I've been out of the work force for quite some time. When I was a worker, I always tried to work for myself. It is so disheartening to read these comments. As I see it, it is nobody's business but your own that you have been through the cancer wringer. First business destroys the environment and creates poisonous products (do you really think cancer is only hereditary when it barely existed just 4-5 generations back?) to sicken you and then it penalizes you for succombing. This is sick, very sick behavior.

      I'd tell them, if asked, that I was on sebbatical for a personal research project. If someone had the nerve to inquire into something I'd already declared to be personal, I'd ask why they thought they needed to know. Companies don't own your life, you know.

      Remember, please, that you walk into a job looking for work and you leave a job in the very same condition so nothing much really changes.

      I had a friend who was a medical doctor who was fired from her group the minute they found out she had cancer. If ever government ought to stick its nose into discrimination, this would be a good time.

      What they really want to know is how you supported yourself while not working for someone else. You could have been an entrepreneur or you could have hit the lottery but you aren't a slave. In truth, Greg, you've no right or reason to ask somebody about their work history more than 5 years back. That is plenty enough time to establish continuity.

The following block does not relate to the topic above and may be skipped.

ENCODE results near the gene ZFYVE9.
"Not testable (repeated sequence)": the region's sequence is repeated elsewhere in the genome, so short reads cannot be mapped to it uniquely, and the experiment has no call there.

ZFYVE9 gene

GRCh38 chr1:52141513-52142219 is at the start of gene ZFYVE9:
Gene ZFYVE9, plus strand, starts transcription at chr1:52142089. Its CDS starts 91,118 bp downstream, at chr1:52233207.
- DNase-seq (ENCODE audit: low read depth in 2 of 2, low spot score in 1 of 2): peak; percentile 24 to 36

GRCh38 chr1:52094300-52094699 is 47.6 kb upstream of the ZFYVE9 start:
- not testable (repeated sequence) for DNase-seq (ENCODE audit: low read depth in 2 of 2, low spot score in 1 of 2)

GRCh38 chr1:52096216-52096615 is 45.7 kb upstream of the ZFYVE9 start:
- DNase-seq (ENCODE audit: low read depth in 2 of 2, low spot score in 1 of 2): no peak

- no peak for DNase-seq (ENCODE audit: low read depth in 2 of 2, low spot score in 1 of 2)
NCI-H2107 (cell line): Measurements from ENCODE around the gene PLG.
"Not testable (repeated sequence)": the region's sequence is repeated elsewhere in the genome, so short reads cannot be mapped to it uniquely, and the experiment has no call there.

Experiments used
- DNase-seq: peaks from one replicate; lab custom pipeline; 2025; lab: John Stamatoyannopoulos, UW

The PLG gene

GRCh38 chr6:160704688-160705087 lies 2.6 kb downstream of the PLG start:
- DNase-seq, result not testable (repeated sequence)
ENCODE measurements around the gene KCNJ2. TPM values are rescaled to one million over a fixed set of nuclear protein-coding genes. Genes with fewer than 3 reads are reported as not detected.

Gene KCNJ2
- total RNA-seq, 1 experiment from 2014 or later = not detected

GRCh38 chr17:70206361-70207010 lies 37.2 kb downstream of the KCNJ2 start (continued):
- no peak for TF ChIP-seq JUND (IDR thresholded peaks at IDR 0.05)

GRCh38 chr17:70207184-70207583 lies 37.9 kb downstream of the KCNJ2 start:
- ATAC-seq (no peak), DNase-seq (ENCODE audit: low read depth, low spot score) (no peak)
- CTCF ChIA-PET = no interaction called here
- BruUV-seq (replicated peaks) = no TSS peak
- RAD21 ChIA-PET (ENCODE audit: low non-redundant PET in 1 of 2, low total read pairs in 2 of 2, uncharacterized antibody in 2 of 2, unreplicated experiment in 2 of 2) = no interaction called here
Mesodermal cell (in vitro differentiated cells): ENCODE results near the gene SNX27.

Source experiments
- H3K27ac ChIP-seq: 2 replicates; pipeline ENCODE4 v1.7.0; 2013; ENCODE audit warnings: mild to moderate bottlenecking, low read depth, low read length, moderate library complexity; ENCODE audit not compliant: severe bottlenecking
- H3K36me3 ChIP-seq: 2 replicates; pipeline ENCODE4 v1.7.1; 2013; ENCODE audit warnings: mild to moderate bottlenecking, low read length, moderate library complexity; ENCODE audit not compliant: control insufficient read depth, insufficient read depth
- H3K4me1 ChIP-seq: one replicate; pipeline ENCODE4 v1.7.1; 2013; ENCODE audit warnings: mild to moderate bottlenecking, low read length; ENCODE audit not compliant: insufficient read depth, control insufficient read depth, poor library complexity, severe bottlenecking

You might recall that I asked you about work and you gave me the brush off. It hasn't stopped me from looking elsewhere. As I recall, you had minimal interest in my history.

      about 4 years ago
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    Drug or Chemo Therapy

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    Procedure or Surgery: I had given birth to micro-preemie baby girl and the nurses in the NICU said to have the mole on my neck checked out as it was turning black. After my daughter came home, I went to Dermatologist and was diagnosed with stage IV malignant melanoma. After two surgeries, I had my incision stapled for two weeks with 15 staples on the left side of my neck. I began my chemo/radiation immediately. 2 weeks of radiation to the neck area and 1 month, every day of chemotherapy (interferon) via IV...after first week, I got a PICC line. All the while with an infant, this was a very difficult time, I am so grateful for my awesome husband. After I finished with the daily dose of interferon, I had the PICC line removed (I was very glad about that). I then could take my dose via injection (injecting myself) 3 times a week. This was bliss! I wouldn't need to go in to clinic, although I so missed the fabulous staff, I would only see them twice a month for my check-up and to receive my meds. For side affects such as chills and severe headache, they gave me in clinic anti-histamine and Tylenol (extra strength). I continued with both for the year I took the interferon. As for the radiation that took place toward the end of my treatment, I had a very sore throat for months after. I couldn't eat much other than liquids; soups and ensure were my diet for the next 3 months...lost weight, thinning of the hair were the side affects. I was alive and could enjoy my first born child and husband.